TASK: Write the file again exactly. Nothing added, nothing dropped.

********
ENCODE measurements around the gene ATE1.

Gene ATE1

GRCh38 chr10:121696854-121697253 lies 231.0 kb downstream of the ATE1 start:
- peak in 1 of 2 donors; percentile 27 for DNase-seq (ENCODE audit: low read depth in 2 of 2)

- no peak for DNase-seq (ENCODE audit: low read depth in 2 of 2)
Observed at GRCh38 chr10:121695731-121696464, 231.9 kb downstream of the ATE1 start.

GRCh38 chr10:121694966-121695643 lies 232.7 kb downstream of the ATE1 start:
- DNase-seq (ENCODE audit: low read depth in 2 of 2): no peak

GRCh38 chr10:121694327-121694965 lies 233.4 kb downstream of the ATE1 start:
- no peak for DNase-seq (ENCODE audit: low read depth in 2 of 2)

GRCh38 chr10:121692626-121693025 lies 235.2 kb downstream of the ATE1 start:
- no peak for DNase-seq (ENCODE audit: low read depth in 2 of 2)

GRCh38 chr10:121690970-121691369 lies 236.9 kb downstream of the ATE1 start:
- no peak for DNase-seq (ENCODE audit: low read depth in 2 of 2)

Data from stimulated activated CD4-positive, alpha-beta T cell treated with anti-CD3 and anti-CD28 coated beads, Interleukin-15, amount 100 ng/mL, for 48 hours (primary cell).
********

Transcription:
ENCODE measurements around the gene ATE1.

Gene ATE1

GRCh38 chr10:121696854-121697253 lies 231.0 kb downstream of the ATE1 start:
- peak in 1 of 2 donors; percentile 27 for DNase-seq (ENCODE audit: low read depth in 2 of 2)

- no peak for DNase-seq (ENCODE audit: low read depth in 2 of 2)
Observed at GRCh38 chr10:121695731-121696464, 231.9 kb downstream of the ATE1 start.

GRCh38 chr10:121694966-121695643 lies 232.7 kb downstream of the ATE1 start:
- DNase-seq (ENCODE audit: low read depth in 2 of 2): no peak

GRCh38 chr10:121694327-121694965 lies 233.4 kb downstream of the ATE1 start:
- no peak for DNase-seq (ENCODE audit: low read depth in 2 of 2)

GRCh38 chr10:121692626-121693025 lies 235.2 kb downstream of the ATE1 start:
- no peak for DNase-seq (ENCODE audit: low read depth in 2 of 2)

GRCh38 chr10:121690970-121691369 lies 236.9 kb downstream of the ATE1 start:
- no peak for DNase-seq (ENCODE audit: low read depth in 2 of 2)

Data from stimulated activated CD4-positive, alpha-beta T cell treated with anti-CD3 and anti-CD28 coated beads, Interleukin-15, amount 100 ng/mL, for 48 hours (primary cell).